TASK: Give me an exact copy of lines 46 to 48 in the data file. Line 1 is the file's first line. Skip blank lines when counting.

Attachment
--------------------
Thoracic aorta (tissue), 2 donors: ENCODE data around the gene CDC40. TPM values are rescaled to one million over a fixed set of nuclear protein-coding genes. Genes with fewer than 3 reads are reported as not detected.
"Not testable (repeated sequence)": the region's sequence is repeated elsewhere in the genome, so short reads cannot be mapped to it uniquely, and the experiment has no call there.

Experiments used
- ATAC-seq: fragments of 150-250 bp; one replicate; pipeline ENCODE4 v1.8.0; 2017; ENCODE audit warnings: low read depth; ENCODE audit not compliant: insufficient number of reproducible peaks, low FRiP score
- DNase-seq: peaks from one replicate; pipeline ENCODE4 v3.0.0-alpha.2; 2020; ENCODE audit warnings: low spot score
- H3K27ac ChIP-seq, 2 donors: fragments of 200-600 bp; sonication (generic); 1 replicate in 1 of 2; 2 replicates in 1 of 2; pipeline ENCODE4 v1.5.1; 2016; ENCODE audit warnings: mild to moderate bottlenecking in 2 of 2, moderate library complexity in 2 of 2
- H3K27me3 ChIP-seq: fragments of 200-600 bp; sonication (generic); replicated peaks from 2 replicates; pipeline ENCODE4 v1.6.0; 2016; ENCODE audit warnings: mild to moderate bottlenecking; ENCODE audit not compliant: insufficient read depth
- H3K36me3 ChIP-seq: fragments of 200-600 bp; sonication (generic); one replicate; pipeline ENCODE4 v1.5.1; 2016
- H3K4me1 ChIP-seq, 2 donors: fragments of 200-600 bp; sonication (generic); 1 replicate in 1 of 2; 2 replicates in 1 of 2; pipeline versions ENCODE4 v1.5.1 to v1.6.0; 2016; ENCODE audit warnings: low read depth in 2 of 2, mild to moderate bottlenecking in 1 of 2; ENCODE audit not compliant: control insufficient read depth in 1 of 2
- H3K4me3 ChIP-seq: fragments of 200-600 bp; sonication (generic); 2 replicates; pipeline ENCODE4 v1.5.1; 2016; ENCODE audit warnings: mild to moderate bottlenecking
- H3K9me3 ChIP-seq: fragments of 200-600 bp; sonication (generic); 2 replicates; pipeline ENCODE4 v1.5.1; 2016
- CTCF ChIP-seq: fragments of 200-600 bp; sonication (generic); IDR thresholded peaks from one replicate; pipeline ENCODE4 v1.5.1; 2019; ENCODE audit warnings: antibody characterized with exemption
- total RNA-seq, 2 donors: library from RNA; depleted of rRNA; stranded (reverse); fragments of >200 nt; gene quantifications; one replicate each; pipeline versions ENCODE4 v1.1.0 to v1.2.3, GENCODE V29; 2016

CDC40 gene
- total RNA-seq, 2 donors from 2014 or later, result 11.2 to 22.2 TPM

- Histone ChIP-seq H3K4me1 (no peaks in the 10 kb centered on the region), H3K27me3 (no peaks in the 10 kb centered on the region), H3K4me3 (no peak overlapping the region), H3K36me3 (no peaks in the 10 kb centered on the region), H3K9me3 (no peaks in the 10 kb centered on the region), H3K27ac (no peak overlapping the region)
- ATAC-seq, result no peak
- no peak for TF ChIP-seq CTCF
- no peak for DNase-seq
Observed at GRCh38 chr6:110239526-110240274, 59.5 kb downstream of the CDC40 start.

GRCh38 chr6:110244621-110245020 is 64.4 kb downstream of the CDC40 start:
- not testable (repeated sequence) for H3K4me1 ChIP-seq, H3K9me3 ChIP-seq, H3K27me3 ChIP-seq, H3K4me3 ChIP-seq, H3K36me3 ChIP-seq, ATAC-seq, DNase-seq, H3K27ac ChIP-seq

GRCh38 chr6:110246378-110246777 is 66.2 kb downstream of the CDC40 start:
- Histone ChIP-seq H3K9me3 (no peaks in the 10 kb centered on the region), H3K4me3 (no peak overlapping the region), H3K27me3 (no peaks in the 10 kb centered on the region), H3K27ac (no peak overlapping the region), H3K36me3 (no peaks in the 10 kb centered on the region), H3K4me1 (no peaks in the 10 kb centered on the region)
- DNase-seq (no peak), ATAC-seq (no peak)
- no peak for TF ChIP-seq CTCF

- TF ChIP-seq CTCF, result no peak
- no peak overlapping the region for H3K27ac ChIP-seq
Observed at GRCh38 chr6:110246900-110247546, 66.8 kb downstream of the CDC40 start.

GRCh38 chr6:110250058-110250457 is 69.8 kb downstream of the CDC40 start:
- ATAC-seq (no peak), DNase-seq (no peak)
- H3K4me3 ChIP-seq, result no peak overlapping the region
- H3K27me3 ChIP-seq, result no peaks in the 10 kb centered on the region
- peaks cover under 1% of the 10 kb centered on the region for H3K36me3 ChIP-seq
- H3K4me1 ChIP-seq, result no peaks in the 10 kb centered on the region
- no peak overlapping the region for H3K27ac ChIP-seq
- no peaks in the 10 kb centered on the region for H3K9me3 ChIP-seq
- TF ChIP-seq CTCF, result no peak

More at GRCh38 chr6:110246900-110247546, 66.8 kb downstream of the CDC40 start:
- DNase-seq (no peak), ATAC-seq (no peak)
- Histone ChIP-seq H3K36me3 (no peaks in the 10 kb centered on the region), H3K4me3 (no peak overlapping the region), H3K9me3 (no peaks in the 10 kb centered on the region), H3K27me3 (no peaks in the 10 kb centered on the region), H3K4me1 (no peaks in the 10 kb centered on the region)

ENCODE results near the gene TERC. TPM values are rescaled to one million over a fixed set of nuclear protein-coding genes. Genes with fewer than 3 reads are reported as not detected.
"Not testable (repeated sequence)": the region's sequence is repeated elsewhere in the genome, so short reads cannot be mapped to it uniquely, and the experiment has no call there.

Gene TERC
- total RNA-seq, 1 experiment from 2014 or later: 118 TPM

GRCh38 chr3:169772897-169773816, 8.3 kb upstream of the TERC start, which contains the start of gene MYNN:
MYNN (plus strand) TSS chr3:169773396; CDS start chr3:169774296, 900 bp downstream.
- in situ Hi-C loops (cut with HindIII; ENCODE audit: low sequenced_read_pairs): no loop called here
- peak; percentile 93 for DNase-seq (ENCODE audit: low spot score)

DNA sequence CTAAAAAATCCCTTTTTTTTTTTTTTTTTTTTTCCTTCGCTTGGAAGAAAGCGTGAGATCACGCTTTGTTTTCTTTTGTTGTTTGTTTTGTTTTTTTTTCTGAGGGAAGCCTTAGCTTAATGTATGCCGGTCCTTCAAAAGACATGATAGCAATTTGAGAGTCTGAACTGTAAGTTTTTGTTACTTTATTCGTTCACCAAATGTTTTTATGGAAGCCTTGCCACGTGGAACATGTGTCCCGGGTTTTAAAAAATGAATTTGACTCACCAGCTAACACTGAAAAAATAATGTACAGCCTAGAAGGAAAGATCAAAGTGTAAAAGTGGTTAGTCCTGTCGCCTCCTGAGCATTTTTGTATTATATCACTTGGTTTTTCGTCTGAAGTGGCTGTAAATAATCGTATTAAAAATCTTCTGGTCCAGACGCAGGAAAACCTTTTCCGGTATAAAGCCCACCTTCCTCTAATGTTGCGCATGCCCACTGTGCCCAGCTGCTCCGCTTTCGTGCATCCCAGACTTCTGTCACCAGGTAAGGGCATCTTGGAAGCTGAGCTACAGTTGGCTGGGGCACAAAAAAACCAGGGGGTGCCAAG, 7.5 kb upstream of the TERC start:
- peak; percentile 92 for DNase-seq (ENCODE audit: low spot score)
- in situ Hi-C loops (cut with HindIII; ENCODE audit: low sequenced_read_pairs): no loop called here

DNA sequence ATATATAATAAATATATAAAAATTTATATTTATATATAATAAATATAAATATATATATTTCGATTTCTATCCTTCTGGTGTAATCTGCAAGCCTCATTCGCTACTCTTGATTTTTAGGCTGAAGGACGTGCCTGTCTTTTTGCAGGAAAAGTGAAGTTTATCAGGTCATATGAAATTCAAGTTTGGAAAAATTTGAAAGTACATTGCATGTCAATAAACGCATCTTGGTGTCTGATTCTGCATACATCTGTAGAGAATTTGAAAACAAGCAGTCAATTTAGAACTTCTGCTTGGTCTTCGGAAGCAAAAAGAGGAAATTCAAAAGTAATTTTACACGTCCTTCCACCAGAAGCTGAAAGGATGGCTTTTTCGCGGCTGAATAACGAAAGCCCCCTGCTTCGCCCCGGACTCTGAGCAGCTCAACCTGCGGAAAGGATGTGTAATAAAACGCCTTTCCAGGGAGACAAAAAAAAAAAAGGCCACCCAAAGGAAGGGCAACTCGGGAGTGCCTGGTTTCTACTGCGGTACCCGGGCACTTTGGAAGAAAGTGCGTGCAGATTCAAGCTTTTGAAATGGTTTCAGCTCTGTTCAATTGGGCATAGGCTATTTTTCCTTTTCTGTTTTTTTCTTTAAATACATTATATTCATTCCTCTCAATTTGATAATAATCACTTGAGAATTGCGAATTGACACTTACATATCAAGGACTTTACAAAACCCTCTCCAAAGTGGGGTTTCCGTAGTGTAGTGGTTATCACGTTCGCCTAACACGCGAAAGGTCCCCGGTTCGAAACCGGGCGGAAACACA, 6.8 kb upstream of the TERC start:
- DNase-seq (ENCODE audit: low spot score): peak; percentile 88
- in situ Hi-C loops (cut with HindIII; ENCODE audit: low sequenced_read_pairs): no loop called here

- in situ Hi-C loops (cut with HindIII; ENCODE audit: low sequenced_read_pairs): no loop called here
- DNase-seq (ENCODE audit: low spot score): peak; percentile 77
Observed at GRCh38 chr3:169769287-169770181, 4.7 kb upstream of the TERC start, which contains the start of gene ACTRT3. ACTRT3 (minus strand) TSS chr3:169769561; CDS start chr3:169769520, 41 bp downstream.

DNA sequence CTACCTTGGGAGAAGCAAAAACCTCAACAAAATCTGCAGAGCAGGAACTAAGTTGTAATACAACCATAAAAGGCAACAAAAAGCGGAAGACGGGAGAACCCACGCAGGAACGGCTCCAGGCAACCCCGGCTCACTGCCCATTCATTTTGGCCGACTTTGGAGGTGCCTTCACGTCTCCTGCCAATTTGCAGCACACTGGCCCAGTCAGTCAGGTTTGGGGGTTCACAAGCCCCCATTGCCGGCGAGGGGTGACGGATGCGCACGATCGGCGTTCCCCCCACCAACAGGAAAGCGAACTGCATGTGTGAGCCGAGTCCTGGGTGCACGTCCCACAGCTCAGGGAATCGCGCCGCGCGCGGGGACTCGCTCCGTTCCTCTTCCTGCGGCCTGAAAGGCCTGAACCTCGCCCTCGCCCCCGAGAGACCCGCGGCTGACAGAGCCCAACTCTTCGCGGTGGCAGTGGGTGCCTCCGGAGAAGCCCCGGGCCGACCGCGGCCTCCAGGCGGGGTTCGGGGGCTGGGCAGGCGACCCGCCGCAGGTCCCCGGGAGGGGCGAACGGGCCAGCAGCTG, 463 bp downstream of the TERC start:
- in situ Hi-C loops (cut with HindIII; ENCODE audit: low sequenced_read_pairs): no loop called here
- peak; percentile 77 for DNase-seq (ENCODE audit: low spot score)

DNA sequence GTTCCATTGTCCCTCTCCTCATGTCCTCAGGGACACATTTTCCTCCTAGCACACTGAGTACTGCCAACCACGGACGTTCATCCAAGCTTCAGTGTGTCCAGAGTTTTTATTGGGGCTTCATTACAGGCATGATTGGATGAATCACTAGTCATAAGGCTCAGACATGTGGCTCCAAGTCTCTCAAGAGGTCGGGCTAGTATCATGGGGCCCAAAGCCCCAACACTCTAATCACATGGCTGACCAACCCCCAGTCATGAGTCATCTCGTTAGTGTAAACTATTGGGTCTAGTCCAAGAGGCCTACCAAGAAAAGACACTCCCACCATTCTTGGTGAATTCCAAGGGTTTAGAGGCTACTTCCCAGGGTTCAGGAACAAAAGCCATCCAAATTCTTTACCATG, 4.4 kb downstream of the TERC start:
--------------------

GRCh38 chr3:169772897-169773816, 8.3 kb upstream of the TERC start, which contains the start of gene MYNN:
MYNN (plus strand) TSS chr3:169773396; CDS start chr3:169774296, 900 bp downstream.
- in situ Hi-C loops (cut with HindIII; ENCODE audit: low sequenced_read_pairs): no loop called here